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The Annals of thoracic surgery


BACKGROUND: Despite the risk of new persistent opioid use after cardiac surgery, post-discharge opioid use has not been quantified and evidence-based prescribing guidelines have not been established.

METHODS: Opioid-naïve patients undergoing primary cardiac surgery via median sternotomy between January-December 2019 at 10 hospitals participating in a statewide collaborative were selected. Clinical data were linked to patient-reported outcomes collected at 30-day follow-up. An opioid prescribing recommendation stratified by inpatient opioid use on the day before discharge (0, 1-3, or ≥4 pills) was implemented in July 2019. Interrupted time-series analyses were performed for prescription size and post-discharge opioid use before (January-June) and after (July-December) guideline implementation.

RESULTS: Among 1495 patients (729 prerecommendation and 766 postrecommendation), median prescription size decreased from 20 pills to 12 pills after recommendation release (P < .001), while opioid use decreased from 3 pills to 0 pills (P < .001). Change in prescription size over time was +0.6 pill/month before and -0.8 pill/month after the recommendation (difference = -1.4 pills/month; P = .036). Change in patient use was +0.6 pill/month before and -0.4 pill/month after the recommendation (difference = -1.0 pills/month; P = .017). Pain levels during the first week after surgery and refills were unchanged. Patients using 0 pills before discharge (n = 710) were prescribed a median of 0 pills and used 0 pills, while those using 1 to 3 pills (n = 536) were prescribed 20 pills and used 7 pills, and those using greater than or equal to 4 pills (n = 249) were prescribed 32 pills and used 24 pills.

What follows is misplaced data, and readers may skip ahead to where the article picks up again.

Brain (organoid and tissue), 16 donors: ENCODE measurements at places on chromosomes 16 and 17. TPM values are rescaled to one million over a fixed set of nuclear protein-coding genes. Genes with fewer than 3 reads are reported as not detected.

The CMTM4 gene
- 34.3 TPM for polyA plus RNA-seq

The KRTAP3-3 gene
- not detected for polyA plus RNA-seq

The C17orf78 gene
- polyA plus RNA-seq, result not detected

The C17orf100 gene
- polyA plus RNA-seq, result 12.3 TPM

CONCLUSIONS: An opioid prescribing recommendation was effective, and prescribing after cardiac surgery should be guided by inpatient use.

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ePub ahead of print



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